Pac-12 M5: 02.01.13 Edition

Posted by AMurawa on February 1st, 2013

pac12_morning5

  1. If things weren’t going bad enough for the Utah basketball team, what with a 1-7 start to Pac-12 play, they got worse news yesterday when leading scorer and rebounder, freshman Jordan Loveridge, was held out of practice with a hyperextended knee suffered in practice on Tuesday. The good news is that the results of his MRI showed no structural damage or any issues with ligaments, but Loveridge is considered day-to-day and may miss Saturday’s game with Colorado.
  2. Following UCLA’s home court loss to cross-town rival USC on Wednesday night, Ben Howland says his team has a lot of soul-searching to do in advance of the back half of the conference schedule. And, according to senior guard Larry Drew, the Bruins had guys who weren’t “all the way into the game on the defensive end.” There is still plenty of time to turn things back around, but after fighting off rumors of his impending demise earlier in the season with some big wins, once again Howland finds himself in need of stringing together several wins in order to feel entirely comfortable about his job. Or, as Bruins Nation puts it, in typically understated fashion, “pathetic, delusional, dumpster fire, disgraceful.” I’m beginning to think those people aren’t enamored of the direction of the UCLA program.
  3. You know how you always hear announcers talk about how a shooter who is struggling might suddenly right himself if he gets to the foul line and gets a couple unhampered looks at the hoop? Well, maybe that is what has happened to Stanford. On Sunday night, they played a Utah team that was completely uninterested in playing basketball and, as a result, the Cardinal got to roll to a blowout win, turning in their best offensive performance of the year against little more than brother-in-law defense. That was the equivalent of the shooter in a mini-slump getting to the free throw line and having a chance to see the ball go through the hoop. Repeatedly. Because on Wednesday night, they continued that hot-shooting and took it to previously unbeaten Oregon. And now that we’ve all of a sudden seen the type of offensive explosion out of Stanford that we had hoped to see all year, we’ve got to wonder if this is the start of a run. Oh, and the Ducks still haven’t swept a trip to the Bay Area since, like the Garfield presidency.
  4. Thursday night was another wild night around the conference, highlighted by Sean Miller’s first win at Washington in his fourth season as Arizona’s head coach. Still, despite coming away with a road win, it was yet another underwhelming win for the Wildcats. Turnovers, poor shooting and uninspiring offense were the order of the night, and while wins are always better than losses (now there’s some hard-won wisdom for ya!), this ‘Cats team isn’t scaring anybody lately.
  5. Lastly, the newest selections for the Pac-12 Men’s Basketball Hall of Honor, to be inducted prior to the conference championship game in March, were announced on Thursday. Washington’s Nate Robinson is the most recent player to be selected, with the other big names including UCLA’s Lucius Allen, Utah’s Keith Van Horn, Cal’s Shareef Abdur-Rahim and Arizona’s Jason Gardner. The full list is here.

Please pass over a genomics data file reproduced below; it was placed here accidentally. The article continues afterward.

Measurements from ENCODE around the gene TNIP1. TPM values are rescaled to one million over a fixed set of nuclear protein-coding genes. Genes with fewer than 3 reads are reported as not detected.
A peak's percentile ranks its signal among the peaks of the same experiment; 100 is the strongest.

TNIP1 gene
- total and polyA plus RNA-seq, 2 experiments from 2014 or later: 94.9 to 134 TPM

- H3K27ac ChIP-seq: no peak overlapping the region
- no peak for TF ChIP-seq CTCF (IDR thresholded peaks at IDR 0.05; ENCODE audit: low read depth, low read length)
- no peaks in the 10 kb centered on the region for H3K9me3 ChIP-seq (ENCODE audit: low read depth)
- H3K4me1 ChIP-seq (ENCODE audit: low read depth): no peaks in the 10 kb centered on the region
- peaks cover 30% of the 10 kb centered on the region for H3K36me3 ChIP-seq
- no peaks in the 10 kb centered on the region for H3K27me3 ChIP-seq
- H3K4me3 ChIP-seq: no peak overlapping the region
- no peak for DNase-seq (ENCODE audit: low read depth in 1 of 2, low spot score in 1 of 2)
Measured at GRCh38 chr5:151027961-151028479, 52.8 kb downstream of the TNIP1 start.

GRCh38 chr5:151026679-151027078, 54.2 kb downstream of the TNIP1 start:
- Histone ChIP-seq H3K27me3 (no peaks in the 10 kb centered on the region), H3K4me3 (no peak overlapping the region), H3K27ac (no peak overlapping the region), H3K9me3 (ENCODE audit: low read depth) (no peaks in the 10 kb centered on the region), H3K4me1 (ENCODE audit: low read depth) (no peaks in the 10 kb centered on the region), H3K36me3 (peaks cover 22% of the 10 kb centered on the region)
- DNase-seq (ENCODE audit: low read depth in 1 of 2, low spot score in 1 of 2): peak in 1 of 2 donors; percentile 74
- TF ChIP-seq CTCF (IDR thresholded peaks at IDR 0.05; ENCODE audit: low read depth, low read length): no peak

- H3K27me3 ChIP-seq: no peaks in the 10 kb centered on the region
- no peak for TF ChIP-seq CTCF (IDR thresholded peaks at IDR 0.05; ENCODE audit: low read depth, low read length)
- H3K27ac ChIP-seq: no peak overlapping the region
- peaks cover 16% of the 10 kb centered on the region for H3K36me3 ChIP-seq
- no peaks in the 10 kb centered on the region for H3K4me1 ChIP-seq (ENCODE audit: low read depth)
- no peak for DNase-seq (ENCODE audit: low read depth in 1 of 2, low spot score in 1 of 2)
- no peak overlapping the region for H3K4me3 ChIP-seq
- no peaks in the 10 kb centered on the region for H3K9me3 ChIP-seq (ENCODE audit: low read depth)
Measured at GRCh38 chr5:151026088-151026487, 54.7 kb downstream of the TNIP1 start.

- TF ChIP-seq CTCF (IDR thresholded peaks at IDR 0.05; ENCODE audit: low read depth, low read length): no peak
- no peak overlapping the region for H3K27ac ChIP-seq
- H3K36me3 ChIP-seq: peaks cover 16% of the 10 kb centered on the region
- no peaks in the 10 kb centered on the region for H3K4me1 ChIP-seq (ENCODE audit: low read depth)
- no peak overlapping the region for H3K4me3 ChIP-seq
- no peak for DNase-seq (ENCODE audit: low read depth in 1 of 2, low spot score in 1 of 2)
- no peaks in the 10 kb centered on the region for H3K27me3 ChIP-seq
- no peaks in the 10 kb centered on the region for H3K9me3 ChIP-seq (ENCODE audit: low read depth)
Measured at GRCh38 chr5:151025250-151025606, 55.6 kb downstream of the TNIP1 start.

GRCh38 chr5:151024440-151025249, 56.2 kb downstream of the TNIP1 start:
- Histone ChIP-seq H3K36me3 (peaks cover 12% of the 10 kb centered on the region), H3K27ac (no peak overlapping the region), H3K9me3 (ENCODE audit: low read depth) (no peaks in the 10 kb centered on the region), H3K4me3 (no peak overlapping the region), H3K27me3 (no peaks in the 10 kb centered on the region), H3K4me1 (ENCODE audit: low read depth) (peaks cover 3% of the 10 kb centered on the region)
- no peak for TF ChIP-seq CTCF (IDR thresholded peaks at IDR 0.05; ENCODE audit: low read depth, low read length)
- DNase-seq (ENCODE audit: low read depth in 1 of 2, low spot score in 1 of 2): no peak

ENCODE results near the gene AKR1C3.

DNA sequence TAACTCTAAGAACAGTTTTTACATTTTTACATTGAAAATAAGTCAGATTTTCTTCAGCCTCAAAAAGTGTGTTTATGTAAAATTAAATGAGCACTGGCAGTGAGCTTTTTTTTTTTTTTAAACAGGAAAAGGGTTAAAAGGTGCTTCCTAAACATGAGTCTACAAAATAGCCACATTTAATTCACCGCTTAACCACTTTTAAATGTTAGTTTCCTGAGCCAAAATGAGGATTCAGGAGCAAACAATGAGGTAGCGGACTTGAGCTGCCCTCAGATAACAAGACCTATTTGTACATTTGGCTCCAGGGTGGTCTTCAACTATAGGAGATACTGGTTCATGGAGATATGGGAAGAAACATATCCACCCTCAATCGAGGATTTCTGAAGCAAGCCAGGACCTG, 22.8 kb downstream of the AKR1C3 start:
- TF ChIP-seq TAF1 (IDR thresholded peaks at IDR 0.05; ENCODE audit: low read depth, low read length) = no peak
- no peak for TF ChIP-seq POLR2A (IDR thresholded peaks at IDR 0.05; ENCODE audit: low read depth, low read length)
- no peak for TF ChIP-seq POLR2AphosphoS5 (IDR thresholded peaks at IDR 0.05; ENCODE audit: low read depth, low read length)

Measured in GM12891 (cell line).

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A Spin Around The Pac-12

Posted by AMurawa on November 28th, 2012

Now that we’ve got games coming fast and furious, every team around the conference has a story to tell, and often we don’t have time to get to them all. So, in the interest of checking in semi-regularly with every team, we’re going to take a quick spin around the conference and check the temperature of each team, beginning with the spots that have gone the most terribly wrong and working backwards to the success stories.

UCLA – More or less a co-favorite heading into the season, the Bruins are likely the biggest story going in the Pac-12 right now – and not for anything good. Sunday night’s blown 18-point second-half lead en route to a loss to Cal Poly is one (terrible, horrible, atrocious) thing, but the fact that this team is doing this kind of thing with a the level of talent they’ve got is unforgivable. If Ben Howland is going to stick with more or less this personnel in his rotation (you know, the Wear twins, Larry Drew and a pair of wings), he’s gotta just break down and play a ton of zone. Really, this will do two good things: (1) minimize the effect of this team’s low level of overall athleticism, and (2) give them plenty of work on their zone offense in practice, something they desperately need. The other thing that absolutely has to happen for UCLA to even get within shouting distance of its potential ceiling is to find a way to get Kyle Anderson comfortable in this offense, and really that means putting the ball in his hands and letting him create, at least in the halfcourt. Drew has been excellent running the show and in no way should be scapegoated for UCLA’s struggles, but this team needs Anderson to be a factor and, while he’s shown his versatility, his defense has been bad, his shooting has been worse, and he hasn’t done enough elsewhere to make up for those serious drawbacks. There is still plenty of time for this team to turn things around, but UCLA fans have rightly run out of patience with Howland and are demanding immediate success. If this team doesn’t get drastically better, the big story come March will be whether UCLA’s legacy will be enough to pull either Shaka Smart or Brad Stevens away from their current jobs.